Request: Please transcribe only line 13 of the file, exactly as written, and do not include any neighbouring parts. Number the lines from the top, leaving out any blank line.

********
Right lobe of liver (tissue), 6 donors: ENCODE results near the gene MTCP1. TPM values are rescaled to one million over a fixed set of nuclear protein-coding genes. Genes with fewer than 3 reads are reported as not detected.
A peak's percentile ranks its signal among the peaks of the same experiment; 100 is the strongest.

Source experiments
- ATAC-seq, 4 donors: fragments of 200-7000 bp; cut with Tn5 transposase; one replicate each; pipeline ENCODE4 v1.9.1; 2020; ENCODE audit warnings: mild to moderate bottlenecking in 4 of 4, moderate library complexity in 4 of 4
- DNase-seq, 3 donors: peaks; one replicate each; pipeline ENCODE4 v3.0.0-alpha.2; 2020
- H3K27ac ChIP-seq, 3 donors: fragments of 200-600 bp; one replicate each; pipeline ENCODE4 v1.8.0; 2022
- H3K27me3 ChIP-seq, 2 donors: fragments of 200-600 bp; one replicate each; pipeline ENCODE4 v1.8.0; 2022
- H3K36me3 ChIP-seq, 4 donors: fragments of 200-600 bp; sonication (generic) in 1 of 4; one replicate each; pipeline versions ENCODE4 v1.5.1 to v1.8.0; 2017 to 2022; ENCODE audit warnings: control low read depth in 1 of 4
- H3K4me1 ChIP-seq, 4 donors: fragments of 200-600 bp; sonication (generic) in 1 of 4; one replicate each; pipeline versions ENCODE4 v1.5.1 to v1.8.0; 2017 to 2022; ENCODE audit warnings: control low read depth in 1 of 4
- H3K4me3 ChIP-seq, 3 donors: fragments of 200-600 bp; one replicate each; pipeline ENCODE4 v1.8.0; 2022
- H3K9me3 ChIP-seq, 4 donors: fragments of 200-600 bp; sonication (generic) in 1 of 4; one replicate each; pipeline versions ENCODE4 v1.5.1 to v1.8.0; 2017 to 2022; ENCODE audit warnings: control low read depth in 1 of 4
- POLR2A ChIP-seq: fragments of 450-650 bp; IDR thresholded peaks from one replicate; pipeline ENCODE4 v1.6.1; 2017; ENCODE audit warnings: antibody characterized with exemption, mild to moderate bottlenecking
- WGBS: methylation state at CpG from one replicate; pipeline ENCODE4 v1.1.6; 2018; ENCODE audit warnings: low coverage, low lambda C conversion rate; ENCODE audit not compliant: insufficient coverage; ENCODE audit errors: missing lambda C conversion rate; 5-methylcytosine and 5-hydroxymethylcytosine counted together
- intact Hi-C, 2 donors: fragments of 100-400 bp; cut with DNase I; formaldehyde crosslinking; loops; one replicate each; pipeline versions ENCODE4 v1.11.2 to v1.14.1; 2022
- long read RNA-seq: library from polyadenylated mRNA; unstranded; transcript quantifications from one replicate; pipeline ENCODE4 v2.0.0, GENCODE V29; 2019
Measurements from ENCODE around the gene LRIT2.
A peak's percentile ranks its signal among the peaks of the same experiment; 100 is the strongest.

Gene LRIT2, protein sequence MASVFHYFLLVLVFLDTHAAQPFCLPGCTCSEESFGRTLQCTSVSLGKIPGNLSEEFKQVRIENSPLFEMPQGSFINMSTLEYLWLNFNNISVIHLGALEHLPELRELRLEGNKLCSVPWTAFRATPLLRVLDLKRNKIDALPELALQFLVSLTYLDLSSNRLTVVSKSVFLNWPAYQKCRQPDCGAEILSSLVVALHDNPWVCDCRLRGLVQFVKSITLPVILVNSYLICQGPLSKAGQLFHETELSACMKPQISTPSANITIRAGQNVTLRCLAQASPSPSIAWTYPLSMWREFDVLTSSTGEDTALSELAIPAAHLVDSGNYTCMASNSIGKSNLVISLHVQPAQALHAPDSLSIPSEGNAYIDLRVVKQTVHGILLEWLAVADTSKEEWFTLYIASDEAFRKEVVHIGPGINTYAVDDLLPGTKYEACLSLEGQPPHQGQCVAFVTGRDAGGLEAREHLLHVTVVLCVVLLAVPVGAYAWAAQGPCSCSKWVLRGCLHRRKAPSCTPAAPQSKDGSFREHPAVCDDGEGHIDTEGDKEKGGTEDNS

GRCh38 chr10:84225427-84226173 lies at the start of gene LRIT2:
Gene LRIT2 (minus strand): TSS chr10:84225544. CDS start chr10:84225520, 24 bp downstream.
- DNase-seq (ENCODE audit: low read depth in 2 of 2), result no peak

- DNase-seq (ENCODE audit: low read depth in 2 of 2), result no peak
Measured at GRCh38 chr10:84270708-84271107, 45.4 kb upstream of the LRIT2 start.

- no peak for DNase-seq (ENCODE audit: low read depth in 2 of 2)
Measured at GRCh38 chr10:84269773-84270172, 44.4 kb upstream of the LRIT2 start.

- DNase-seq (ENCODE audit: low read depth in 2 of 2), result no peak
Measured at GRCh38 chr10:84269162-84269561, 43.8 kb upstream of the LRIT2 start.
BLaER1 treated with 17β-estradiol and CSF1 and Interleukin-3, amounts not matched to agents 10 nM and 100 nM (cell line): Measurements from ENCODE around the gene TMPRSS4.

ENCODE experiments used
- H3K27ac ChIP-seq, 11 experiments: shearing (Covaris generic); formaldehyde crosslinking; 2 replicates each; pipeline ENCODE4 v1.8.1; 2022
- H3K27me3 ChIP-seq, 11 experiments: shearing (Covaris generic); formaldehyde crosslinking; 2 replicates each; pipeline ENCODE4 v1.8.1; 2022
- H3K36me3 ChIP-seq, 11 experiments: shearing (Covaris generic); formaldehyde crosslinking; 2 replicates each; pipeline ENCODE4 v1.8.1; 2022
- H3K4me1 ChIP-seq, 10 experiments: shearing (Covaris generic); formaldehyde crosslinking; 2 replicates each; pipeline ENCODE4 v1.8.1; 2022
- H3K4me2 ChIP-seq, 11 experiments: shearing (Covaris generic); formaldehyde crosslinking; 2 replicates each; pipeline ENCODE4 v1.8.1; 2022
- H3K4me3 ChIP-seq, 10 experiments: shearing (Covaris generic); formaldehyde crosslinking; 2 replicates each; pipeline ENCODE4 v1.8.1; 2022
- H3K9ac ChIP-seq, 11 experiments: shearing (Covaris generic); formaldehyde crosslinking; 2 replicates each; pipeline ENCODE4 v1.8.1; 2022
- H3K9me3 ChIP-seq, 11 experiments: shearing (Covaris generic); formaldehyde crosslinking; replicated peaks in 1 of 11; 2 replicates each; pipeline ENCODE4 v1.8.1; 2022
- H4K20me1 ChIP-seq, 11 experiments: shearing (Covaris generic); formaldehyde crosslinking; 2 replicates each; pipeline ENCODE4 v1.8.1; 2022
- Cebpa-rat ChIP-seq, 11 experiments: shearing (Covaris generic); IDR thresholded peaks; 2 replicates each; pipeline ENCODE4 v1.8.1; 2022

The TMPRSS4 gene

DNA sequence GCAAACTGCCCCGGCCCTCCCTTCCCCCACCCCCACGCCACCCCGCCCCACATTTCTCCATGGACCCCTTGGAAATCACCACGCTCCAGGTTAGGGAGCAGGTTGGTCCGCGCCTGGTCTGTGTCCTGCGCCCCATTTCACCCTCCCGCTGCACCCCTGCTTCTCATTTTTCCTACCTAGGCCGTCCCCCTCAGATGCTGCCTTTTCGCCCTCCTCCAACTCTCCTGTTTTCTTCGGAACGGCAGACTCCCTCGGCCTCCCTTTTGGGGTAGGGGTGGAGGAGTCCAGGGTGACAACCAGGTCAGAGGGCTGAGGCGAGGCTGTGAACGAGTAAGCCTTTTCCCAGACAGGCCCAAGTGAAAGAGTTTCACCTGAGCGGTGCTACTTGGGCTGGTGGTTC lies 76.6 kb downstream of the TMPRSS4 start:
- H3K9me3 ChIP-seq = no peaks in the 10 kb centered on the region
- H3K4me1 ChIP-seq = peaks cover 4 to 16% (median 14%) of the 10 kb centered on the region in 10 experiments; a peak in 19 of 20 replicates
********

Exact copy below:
- WGBS: methylation state at CpG from one replicate; pipeline ENCODE4 v1.1.6; 2018; ENCODE audit warnings: low coverage, low lambda C conversion rate; ENCODE audit not compliant: insufficient coverage; ENCODE audit errors: missing lambda C conversion rate; 5-methylcytosine and 5-hydroxymethylcytosine counted together